The Google Science Fair takes the traditional science fair and moves it to the Web. Participating students both build and submit their projects online – using Google Docs, Sites, and YouTube, for example – for all aspects of their research projects – from the data collection to the final presentation. Students from all over the world are encouraged to participate – from Paris, Texas to Paris, France, from Venice, Italy to Venice Beach.

    And, of course, organizations well known for their commitment to innovation and scientific research are getting involved, giving students a chance for exposure to some of biggest scientific organizations from around the globe:

    To run this science fair, Google is teaming up with some of the most well-known names in science, technology, and education: CERN, LEGO, National Geographic, and Scientific American. And the judges for the event are just as prestigious, including the founder of the FIRSTrobotics competition Dean Kamen, the leader of National Geographic’s Genographic ProjectSpencer Wells, Nobel prize winner Kary Mullis, and the “father of the Internet” Vint Cerf.

    This type of open access and collaborative environment will do more than just provide an opportunity for students to present their work to a global audience; it also exposes students to the work and ideas of their peers by a sizable order of magnitude.  Google’s efforts will allow students to establish dialogue and interaction around science and technology issues in a way that regional science fairs are unable to match.

    And, of course, the prizes are bigger, ranging from a trip to the Galapagos Islands to a trip to Switzerland to visit  CERN and the Large Hadron Collider, or even a chance to work with LEGO on the next robotics project.

    To register click here.

    Augmented Texts:The Future of Digital Texts

    Which do you prefer, the look and feel of the paper and print book, or have you already grown accustomed to the e-book?  If e-books are your preferred medium, you may have already run across the next advance in e-book technology.  Here’s the Wall Street Journal on experiencing ‘augmented digital texts’, that is, interactive electronic books and articles.    

    The increasing popularity of e-readers has resulted in a rise in the number of active readers; and ease of access has many readers reporting reading more than they did just five years ago.  Electronic versions of text, however, are cheaper than paper and print versions and the rising popularity of e-books has proven a double-edged sword for publishers.  On the one hand, publishers are experiencing a wave of new readers and an uptick in the volume of sales.  On the other hand, the adjusted pricing model means that, for many publishers, an increase in digital sales actually means less revenue.  Publishers are struggling to create value in ways that make up that lost revenue.  One such possibility is to offer readers enhanced versions of electronic texts. And publishers are now experimenting with just how much consumers are willing to pay for additional, interactive content.  In addition to the prescribed texts, enhanced versions of popular books might, for example, offer audio and video support.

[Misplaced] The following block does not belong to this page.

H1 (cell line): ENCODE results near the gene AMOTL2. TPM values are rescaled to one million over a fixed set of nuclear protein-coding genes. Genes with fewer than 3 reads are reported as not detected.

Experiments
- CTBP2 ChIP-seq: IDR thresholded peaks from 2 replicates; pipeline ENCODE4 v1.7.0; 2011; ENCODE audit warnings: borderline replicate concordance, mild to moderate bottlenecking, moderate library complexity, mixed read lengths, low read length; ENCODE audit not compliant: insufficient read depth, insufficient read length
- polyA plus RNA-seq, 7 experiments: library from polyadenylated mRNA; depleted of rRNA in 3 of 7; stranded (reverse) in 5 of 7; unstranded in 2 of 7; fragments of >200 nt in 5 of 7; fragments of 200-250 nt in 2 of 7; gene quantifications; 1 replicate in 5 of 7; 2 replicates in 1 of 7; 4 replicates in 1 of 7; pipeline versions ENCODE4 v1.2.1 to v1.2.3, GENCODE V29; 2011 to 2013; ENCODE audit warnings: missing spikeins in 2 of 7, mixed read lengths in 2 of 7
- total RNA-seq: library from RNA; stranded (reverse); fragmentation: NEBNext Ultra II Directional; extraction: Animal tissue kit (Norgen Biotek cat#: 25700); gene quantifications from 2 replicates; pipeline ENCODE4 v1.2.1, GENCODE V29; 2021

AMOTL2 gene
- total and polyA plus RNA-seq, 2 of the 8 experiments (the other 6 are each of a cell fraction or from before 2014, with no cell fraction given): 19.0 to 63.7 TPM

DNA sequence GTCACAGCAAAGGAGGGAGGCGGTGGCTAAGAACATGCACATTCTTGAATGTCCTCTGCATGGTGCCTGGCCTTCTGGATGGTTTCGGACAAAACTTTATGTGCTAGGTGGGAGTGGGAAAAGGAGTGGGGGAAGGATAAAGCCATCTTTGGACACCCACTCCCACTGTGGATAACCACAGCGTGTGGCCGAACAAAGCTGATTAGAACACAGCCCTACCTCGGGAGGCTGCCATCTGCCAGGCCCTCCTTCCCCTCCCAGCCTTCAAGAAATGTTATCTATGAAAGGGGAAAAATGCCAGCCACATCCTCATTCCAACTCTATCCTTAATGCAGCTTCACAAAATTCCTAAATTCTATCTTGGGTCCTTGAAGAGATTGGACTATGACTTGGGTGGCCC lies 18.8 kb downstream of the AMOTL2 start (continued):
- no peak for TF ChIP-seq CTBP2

Enhanced versions may be catching on: there were more than 4 million copies of Jane Leavy’s biography of Mickey Mantle, “The Last Boy: Mickey Mantle and the End of America’s Childhood,” sold.  The music industry offers an analog here.  The music industry has been producing enhanced CDs, or CD Plus, since 1998 and while there isn’t always a difference in cost between the ECD and the standard CD, the ECDs have proven much more popular:

    “This is a period of testing,” said David Steinberger, Perseus’s CEO. “We know the audiences for the two products are different. How do you craft the right level of video? What is the right release schedule? If you assume this is closely analogous to what we have today in the market marketplace with hardcovers and paperbacks, chances are that you’ll miss some good opportunities.”

    The ubiquity of e-readers and digital texts has presented educators with a fresh set of challenges as well.  Many classroom educators are struggling to integrate these valuable technologies into the classroom in ways that are neither disruptive nor irrelevant.  And many publishing and educational companies are working to do just that – to integrate new technologies with relevant content presented through a variety of mediums.  Inanimate Alice, for instance, offers a good example of the look and feel of augmented text and demonstrates the way that a wide variety of information can be incorporated into an interactive text.  This enhanced e-book takes you through the story of Alice and her imaginary digital friend, Brad. The four episodes offer progressive levels of interactivity, with the first episode offering minimal interaction, but increasing to a high level by the end of episode four.  The progressive level of Inanimate Alice makes it appealing to a wide range of ages and viewers. ‘Inanimate Alice,’ augments traditional storytelling through the use of images, sounds, text, and interaction and allows students to develop multiple literacies (literary, cinematic, artistic, etc.) in combination with the highly collaborative and participatory nature of the online environment.

    Consumers of digital media, including students, stand to benefit immensely from the emergence and refinement of enhanced texts.  It’s a trend worth watching.  And we look forward to seeing how these new augmented texts are put to use in classrooms across the country

    MetaMetrics is an educational measurement organization. Our renowned psychometric team develops scientific measures of student achievement that link assessment with targeted instruction to improve learning.